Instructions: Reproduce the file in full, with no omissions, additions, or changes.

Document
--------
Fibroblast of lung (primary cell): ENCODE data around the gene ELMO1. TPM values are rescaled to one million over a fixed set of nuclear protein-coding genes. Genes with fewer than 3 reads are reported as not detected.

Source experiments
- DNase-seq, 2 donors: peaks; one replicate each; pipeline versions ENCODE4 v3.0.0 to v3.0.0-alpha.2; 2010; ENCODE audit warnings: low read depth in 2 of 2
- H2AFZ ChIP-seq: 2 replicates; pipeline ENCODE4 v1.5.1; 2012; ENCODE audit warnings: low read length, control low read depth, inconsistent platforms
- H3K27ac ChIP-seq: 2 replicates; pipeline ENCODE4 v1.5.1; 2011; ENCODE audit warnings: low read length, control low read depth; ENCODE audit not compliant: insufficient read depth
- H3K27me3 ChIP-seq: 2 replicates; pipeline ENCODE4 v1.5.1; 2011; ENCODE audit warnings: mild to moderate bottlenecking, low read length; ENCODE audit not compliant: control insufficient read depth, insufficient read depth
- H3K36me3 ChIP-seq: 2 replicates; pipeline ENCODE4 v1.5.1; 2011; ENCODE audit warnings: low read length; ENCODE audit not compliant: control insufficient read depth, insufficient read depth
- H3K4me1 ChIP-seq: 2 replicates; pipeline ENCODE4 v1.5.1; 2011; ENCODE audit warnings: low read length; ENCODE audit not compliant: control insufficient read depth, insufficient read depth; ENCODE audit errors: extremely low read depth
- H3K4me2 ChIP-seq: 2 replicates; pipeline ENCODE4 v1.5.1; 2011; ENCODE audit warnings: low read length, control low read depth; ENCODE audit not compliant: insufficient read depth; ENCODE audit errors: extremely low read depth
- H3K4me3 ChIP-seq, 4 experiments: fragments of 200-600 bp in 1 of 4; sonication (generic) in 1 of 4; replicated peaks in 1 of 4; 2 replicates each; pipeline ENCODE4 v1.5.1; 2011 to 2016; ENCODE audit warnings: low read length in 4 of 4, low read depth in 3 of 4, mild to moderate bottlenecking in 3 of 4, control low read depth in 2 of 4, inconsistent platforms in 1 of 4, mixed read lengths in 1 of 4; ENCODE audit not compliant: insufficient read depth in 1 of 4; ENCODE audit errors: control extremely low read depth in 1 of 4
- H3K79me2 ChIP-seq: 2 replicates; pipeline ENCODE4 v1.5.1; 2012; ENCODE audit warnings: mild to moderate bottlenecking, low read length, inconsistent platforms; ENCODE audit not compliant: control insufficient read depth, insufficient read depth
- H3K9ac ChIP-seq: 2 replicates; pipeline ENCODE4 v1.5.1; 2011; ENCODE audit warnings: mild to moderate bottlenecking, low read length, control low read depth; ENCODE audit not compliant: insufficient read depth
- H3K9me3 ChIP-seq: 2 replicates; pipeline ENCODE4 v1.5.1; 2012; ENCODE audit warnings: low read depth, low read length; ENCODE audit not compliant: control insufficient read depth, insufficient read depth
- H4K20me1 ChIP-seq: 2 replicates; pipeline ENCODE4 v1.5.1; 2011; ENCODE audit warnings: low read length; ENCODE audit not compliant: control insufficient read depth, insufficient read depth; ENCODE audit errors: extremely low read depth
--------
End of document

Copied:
Fibroblast of lung (primary cell): ENCODE data around the gene ELMO1. TPM values are rescaled to one million over a fixed set of nuclear protein-coding genes. Genes with fewer than 3 reads are reported as not detected.

Source experiments
- DNase-seq, 2 donors: peaks; one replicate each; pipeline versions ENCODE4 v3.0.0 to v3.0.0-alpha.2; 2010; ENCODE audit warnings: low read depth in 2 of 2
- H2AFZ ChIP-seq: 2 replicates; pipeline ENCODE4 v1.5.1; 2012; ENCODE audit warnings: low read length, control low read depth, inconsistent platforms
- H3K27ac ChIP-seq: 2 replicates; pipeline ENCODE4 v1.5.1; 2011; ENCODE audit warnings: low read length, control low read depth; ENCODE audit not compliant: insufficient read depth
- H3K27me3 ChIP-seq: 2 replicates; pipeline ENCODE4 v1.5.1; 2011; ENCODE audit warnings: mild to moderate bottlenecking, low read length; ENCODE audit not compliant: control insufficient read depth, insufficient read depth
- H3K36me3 ChIP-seq: 2 replicates; pipeline ENCODE4 v1.5.1; 2011; ENCODE audit warnings: low read length; ENCODE audit not compliant: control insufficient read depth, insufficient read depth
- H3K4me1 ChIP-seq: 2 replicates; pipeline ENCODE4 v1.5.1; 2011; ENCODE audit warnings: low read length; ENCODE audit not compliant: control insufficient read depth, insufficient read depth; ENCODE audit errors: extremely low read depth
- H3K4me2 ChIP-seq: 2 replicates; pipeline ENCODE4 v1.5.1; 2011; ENCODE audit warnings: low read length, control low read depth; ENCODE audit not compliant: insufficient read depth; ENCODE audit errors: extremely low read depth
- H3K4me3 ChIP-seq, 4 experiments: fragments of 200-600 bp in 1 of 4; sonication (generic) in 1 of 4; replicated peaks in 1 of 4; 2 replicates each; pipeline ENCODE4 v1.5.1; 2011 to 2016; ENCODE audit warnings: low read length in 4 of 4, low read depth in 3 of 4, mild to moderate bottlenecking in 3 of 4, control low read depth in 2 of 4, inconsistent platforms in 1 of 4, mixed read lengths in 1 of 4; ENCODE audit not compliant: insufficient read depth in 1 of 4; ENCODE audit errors: control extremely low read depth in 1 of 4
- H3K79me2 ChIP-seq: 2 replicates; pipeline ENCODE4 v1.5.1; 2012; ENCODE audit warnings: mild to moderate bottlenecking, low read length, inconsistent platforms; ENCODE audit not compliant: control insufficient read depth, insufficient read depth
- H3K9ac ChIP-seq: 2 replicates; pipeline ENCODE4 v1.5.1; 2011; ENCODE audit warnings: mild to moderate bottlenecking, low read length, control low read depth; ENCODE audit not compliant: insufficient read depth
- H3K9me3 ChIP-seq: 2 replicates; pipeline ENCODE4 v1.5.1; 2012; ENCODE audit warnings: low read depth, low read length; ENCODE audit not compliant: control insufficient read depth, insufficient read depth
- H4K20me1 ChIP-seq: 2 replicates; pipeline ENCODE4 v1.5.1; 2011; ENCODE audit warnings: low read length; ENCODE audit not compliant: control insufficient read depth, insufficient read depth; ENCODE audit errors: extremely low read depth